Sunday, January 24, 2010

8 1/2 Unanswered Questions about the Future of Publishing in the Digital Era

It's evident from what I have been posting here that like everyone in the book business I'm preoccupied by the changes that are happening so swiftly in it. I'm looking forward to attending the Digital Book World conference on Tuesday and Wednesday of this week, where some of the smartest people in and around the industry will be speaking. In the last 12 to 18 months we've started to get some sense of how new technology is going to reshape publishing but the crystal ball remains extremely cloudy.

I thought on the eve of the conference I'd put down a list of what strike me as some of the most critical questions that will determine how publishing evolves in the years ahead--questions that I have as yet no good answer to. I'm hoping I may learn something at Digital Book World that will start to answer some of these--but I suspect it will be a year, or two, or five, before all the answers come into focus.

  1. How much will piracy damage the sales of books now that scanners and e-readers make it easy to share files? We know books are being widely pirated already, and we know it's going to become yet more widespread. We don't yet know whether the sales lost to piracy are going to be an annoyance or a crippling problem. 
  2. How badly will the ongoing collapse of traditional media affect publishers' ability to market their titles? As a serious nonfiction publisher I've seen the number of reviews my books get take a nosedive in the last two years, for the simple reason that book coverage in newspapers and magazines is disappearing. This has certainly affected sales. I firmly believe that blogs, viral  word of mouth, and other internet-based publicity is a great, and growing, medium for book marketing, but if your book got reviewed on a couple of dozen blogs, that wouldn't equal the readership of the Los Angeles Times Book Review or the Washington Post Book World, to name two major review sections that have recently closed.
  3. What prices will consumers be willing to pay for e-books? And how will that affect the price of printed books? Right now major publishers are desperate to resist rock-bottom pricing of e-books, fearing it will devalue printed books along with it. So what gets established as the fair price for an e-book is a key question. If Amazon is successful in making e-books very cheap, the business may evolve one way; if publishers can keep e-book prices closer to print books, it may evolve another way. There is of course a different strategy on e-book pricing from what the big houses are straining for: make'em dirt cheap. This viewpoint holds that we could all sell a lot more books if we charged a few dollars for a new book instead of $16 or $30. So my "half-question" on this list is, Can publishers sell a lot more books if they move the price point down to $4, or $3, or $2? Some enterprising publishers are certainly going to experiment in this direction. It will be interesting to see what happens?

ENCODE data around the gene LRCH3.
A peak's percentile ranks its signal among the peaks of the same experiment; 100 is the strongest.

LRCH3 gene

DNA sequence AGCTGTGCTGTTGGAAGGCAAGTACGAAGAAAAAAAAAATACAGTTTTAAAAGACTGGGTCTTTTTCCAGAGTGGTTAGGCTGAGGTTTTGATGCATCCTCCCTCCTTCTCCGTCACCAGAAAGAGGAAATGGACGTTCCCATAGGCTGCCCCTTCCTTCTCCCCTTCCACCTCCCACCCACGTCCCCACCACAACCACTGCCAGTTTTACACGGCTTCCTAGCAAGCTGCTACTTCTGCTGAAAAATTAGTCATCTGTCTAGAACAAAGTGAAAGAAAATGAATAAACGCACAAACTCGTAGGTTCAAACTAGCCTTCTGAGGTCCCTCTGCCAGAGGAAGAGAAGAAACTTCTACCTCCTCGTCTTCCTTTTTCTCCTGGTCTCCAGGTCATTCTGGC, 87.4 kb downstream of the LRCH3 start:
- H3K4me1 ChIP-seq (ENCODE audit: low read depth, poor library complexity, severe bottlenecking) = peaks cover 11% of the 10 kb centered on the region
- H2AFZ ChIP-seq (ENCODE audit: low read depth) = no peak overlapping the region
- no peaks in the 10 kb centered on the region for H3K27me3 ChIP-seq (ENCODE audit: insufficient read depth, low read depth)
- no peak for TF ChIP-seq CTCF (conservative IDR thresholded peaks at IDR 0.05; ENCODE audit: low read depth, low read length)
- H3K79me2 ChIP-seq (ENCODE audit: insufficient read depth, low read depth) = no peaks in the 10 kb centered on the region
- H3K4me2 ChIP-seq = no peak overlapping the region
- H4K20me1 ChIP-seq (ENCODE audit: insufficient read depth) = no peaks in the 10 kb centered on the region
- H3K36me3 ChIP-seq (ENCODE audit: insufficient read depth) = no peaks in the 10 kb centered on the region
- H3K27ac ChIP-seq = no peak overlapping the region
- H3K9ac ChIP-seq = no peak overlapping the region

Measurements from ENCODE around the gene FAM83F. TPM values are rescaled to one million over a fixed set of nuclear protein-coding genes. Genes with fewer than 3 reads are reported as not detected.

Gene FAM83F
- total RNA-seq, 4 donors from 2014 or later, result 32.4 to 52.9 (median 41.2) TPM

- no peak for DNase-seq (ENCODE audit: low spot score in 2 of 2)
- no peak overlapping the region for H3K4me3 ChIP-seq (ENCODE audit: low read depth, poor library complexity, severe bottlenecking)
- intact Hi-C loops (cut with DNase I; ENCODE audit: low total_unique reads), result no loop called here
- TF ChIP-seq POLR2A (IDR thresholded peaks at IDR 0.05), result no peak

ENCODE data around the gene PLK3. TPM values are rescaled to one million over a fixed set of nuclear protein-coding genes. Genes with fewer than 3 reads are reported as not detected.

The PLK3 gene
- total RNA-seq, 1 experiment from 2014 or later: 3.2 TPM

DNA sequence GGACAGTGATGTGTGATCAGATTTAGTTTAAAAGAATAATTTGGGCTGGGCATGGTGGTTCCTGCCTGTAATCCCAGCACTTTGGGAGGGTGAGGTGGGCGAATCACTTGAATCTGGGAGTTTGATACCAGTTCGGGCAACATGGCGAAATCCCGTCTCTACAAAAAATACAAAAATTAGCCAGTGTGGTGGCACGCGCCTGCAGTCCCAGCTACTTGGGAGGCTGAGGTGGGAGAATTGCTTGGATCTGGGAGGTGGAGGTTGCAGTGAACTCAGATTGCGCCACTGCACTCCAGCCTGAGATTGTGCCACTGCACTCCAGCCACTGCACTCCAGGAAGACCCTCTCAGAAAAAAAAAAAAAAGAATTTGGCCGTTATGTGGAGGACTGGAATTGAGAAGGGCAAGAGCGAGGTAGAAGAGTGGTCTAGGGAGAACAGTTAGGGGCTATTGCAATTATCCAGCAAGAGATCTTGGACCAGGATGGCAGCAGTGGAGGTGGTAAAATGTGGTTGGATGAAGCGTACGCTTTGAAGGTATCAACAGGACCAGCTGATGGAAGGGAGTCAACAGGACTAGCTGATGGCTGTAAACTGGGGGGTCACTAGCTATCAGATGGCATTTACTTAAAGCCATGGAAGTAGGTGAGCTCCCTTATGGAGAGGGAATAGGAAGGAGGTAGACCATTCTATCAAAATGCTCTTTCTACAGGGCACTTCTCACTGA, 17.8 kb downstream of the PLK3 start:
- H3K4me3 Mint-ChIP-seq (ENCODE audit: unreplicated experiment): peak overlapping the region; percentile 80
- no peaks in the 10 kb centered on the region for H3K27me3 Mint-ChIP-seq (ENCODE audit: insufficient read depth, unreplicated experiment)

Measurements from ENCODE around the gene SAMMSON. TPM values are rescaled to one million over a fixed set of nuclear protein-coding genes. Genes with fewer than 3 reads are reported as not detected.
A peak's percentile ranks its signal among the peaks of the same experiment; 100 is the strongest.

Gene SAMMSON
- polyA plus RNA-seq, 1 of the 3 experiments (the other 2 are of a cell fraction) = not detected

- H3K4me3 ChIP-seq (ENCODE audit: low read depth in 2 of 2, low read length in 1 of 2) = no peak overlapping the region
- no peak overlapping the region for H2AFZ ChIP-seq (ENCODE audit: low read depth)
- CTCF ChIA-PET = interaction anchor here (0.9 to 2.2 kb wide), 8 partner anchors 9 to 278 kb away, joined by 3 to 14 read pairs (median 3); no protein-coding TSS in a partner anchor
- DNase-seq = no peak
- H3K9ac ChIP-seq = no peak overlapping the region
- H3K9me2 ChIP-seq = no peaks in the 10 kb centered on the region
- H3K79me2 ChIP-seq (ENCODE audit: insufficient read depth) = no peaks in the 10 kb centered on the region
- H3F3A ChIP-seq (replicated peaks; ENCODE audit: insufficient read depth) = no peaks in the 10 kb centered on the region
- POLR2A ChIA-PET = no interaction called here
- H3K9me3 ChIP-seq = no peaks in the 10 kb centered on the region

4. Will "enhanced" e-books ever be cost-effective enough to be viable? As I've said here, I have my doubts about this. But some publishers are pinning their hopes for supporting high e-book prices on the idea they can "enhance" them with videos and other additional content. (They should read Kassia Krozser's post about this notion, first, though.) 
  5. How long will it be before the line between book and magazine publishing is obliterated? I'm surprised I haven't seen more commentary on this point. In a digital marketplace, we're not tied to the constraints, or expectations, of publishing in book-length chunks. "Book" publishers have access to authors who can, and often do, write essays or stories or reportage that may be a few thousand words, instead of a few hundred pages, long. And we are no longer shackled by the incredibly long lead times involved in traditional, printed book marketing. Why not sell a short story, or topical article by one of your authors online, instead of taking 12 to 18 months to put it out in a book-length unit? By the same token, if you're the New Yorker or The Atlantic, why not take advantage of the eyeballs you already attract and sell readers a long-form work by one of your writers? We have already seen publishers making deals to ally themselves with news/magazine sites (such as Perseus and the Daily Beast). 
  6. Is general trade publishing obsolete? The perspicacious Mike Shatzkin sees a stark future for the book biz as we know it. He argues that in a world where anyone with a modem can "publish" material, performing that function will no longer make a viable business, and that for publishers to survive, they must become the home for communities interested in a particular subject--"verticals" to use his term. If he's right--and I fear he may be--venerable brands like Knopf, FSG, or Norton are all at risk, and it's imprints like and PoetrySpeaks, already aligned with core audiences, that will be the future of publishing.